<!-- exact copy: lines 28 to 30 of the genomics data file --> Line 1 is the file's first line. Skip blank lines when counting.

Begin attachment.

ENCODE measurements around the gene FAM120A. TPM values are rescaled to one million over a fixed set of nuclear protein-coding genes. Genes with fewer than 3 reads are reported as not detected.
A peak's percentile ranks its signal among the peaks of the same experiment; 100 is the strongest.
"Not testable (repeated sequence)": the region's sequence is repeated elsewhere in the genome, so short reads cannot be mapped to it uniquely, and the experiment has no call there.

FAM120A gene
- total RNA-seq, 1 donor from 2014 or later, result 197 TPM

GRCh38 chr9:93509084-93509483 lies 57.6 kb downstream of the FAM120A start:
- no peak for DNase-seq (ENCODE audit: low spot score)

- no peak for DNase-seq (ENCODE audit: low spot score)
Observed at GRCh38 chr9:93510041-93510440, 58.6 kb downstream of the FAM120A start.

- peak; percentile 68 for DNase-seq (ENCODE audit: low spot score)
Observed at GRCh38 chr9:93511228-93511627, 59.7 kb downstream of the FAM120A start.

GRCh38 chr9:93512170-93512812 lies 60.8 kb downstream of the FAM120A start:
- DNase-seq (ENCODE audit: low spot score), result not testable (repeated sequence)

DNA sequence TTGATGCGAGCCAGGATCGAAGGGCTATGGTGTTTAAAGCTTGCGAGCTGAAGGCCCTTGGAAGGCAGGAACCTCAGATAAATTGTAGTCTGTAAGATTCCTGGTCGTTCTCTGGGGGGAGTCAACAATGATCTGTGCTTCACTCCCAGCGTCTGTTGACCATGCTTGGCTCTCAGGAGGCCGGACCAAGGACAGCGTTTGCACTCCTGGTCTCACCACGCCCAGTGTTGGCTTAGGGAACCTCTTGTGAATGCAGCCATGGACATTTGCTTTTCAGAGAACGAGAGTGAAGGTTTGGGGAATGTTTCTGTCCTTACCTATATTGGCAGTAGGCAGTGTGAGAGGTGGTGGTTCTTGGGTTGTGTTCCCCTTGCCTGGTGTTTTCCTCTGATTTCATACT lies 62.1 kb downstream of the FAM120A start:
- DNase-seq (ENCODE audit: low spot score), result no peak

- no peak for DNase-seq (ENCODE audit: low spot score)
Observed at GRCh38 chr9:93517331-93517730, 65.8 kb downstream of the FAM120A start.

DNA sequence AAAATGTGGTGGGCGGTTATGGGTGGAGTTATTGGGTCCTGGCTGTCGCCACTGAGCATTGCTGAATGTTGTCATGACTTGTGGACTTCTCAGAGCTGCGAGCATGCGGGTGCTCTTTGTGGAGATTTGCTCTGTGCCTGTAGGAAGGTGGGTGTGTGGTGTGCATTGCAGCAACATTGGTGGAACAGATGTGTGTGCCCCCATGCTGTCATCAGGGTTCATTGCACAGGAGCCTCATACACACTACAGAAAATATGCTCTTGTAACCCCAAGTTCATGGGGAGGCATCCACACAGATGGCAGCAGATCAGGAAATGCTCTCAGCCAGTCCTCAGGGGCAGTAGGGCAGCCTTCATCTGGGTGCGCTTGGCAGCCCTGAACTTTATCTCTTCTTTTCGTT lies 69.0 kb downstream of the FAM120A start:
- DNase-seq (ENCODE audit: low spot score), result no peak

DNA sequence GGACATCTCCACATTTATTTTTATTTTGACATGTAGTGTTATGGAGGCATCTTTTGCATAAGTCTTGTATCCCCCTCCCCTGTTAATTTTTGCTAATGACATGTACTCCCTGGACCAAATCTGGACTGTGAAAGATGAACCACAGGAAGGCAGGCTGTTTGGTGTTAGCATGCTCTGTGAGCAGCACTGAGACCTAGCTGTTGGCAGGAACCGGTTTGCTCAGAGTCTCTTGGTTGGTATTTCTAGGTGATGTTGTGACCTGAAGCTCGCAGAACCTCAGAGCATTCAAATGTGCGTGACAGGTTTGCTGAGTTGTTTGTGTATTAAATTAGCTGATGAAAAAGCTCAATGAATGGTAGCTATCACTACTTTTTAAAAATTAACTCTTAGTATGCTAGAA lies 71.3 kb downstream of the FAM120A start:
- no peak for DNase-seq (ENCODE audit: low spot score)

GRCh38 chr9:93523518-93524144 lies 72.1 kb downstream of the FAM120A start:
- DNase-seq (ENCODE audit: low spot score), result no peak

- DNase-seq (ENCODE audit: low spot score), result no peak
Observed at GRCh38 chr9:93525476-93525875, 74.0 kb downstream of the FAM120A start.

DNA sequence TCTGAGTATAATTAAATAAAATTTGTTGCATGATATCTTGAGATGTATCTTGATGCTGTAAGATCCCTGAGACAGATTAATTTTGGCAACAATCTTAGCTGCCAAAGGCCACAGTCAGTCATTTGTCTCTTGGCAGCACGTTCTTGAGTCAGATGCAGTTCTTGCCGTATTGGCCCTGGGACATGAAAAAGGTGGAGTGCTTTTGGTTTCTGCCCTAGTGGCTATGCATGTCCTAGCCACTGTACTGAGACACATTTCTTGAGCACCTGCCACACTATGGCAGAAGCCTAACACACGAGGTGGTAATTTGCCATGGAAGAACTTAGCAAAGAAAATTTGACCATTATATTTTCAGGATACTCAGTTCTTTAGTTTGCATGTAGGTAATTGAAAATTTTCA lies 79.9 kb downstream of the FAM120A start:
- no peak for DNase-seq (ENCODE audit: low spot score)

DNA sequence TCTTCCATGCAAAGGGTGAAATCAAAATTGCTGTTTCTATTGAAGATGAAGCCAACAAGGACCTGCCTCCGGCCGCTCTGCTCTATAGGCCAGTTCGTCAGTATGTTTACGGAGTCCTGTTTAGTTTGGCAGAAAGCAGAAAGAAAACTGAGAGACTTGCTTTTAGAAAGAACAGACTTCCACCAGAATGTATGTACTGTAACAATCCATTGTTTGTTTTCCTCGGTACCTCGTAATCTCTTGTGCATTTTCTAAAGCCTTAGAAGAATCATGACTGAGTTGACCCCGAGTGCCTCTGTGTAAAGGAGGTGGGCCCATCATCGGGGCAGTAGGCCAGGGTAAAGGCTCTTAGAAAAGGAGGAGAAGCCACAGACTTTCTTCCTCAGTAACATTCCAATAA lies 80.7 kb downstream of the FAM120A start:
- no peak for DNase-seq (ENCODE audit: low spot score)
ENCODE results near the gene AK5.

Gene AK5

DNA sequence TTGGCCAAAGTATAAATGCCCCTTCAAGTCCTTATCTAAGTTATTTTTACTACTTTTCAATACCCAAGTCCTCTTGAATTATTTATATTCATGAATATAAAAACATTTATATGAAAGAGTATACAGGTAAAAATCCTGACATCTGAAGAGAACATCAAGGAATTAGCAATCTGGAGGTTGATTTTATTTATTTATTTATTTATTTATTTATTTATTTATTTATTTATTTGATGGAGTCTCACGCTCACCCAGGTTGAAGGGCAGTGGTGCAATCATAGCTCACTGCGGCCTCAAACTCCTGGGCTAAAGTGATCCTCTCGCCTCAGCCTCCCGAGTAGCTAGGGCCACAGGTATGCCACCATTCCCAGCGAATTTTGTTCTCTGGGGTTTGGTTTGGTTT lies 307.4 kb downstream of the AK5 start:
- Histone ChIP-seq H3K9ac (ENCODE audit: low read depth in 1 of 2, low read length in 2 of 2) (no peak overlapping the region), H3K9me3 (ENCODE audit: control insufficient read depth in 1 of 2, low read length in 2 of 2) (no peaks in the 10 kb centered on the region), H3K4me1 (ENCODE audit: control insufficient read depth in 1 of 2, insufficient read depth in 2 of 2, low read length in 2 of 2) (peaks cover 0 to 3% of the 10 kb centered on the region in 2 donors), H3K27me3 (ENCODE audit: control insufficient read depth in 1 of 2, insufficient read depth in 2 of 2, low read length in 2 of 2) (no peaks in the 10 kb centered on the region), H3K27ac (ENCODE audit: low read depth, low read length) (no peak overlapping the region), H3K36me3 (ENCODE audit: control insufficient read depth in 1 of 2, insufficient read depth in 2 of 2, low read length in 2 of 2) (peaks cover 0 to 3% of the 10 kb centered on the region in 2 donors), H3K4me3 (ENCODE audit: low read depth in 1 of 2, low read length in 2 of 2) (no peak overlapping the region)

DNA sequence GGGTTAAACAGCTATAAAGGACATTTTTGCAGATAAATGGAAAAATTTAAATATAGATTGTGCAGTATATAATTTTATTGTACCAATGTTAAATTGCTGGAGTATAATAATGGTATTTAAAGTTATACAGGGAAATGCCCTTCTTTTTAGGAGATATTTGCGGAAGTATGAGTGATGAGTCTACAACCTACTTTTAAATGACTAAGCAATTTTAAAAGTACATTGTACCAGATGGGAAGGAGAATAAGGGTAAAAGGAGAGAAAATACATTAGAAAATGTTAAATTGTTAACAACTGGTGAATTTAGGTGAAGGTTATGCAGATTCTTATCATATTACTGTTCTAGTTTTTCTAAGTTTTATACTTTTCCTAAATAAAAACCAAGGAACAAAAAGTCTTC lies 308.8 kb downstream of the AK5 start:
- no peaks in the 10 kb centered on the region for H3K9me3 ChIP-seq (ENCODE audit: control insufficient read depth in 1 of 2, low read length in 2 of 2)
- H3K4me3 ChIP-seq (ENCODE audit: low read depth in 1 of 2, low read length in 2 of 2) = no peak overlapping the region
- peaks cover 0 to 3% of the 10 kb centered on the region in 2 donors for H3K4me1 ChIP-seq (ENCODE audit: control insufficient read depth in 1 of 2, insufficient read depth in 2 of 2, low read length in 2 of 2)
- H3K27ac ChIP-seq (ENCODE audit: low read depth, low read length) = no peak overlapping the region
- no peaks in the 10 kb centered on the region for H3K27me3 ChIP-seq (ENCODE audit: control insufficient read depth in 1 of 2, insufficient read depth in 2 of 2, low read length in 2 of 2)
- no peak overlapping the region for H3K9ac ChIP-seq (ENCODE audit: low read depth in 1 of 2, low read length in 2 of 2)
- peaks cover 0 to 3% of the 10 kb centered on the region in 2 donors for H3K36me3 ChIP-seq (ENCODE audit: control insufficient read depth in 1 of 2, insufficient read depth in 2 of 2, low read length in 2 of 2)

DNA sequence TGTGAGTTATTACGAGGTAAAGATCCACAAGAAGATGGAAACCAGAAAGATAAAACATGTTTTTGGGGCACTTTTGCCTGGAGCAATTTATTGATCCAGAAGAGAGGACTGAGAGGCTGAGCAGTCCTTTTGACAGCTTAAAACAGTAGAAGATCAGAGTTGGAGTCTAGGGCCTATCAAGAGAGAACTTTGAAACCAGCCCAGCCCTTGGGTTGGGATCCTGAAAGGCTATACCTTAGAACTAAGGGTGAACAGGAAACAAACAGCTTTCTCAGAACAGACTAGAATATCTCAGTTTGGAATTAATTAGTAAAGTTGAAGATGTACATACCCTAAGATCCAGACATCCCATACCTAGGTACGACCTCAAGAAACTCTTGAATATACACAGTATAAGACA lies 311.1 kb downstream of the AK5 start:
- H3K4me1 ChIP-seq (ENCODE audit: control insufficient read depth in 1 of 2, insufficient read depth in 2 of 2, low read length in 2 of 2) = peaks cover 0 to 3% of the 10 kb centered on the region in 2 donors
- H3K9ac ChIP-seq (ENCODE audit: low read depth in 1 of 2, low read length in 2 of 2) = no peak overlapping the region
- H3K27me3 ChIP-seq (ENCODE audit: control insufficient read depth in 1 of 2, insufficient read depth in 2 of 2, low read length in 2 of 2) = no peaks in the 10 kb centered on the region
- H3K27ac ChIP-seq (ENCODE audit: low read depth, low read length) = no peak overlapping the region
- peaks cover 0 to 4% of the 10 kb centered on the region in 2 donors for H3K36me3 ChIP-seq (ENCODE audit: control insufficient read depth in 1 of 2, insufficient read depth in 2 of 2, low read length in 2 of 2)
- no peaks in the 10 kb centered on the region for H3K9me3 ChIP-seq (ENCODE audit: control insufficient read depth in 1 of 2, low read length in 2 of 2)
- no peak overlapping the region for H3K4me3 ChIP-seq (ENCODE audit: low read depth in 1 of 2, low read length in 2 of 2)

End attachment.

DNA sequence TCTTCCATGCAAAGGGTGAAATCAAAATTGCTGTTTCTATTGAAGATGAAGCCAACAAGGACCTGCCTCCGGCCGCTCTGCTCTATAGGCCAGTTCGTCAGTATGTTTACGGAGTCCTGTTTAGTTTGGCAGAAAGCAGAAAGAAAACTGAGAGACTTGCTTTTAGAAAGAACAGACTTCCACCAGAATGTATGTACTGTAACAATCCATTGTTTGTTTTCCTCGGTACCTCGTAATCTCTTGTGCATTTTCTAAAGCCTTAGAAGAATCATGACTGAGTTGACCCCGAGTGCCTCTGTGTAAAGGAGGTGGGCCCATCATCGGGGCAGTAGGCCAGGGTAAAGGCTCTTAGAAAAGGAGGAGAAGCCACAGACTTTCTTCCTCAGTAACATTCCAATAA lies 80.7 kb downstream of the FAM120A start:
- no peak for DNase-seq (ENCODE audit: low spot score)
ENCODE results near the gene AK5.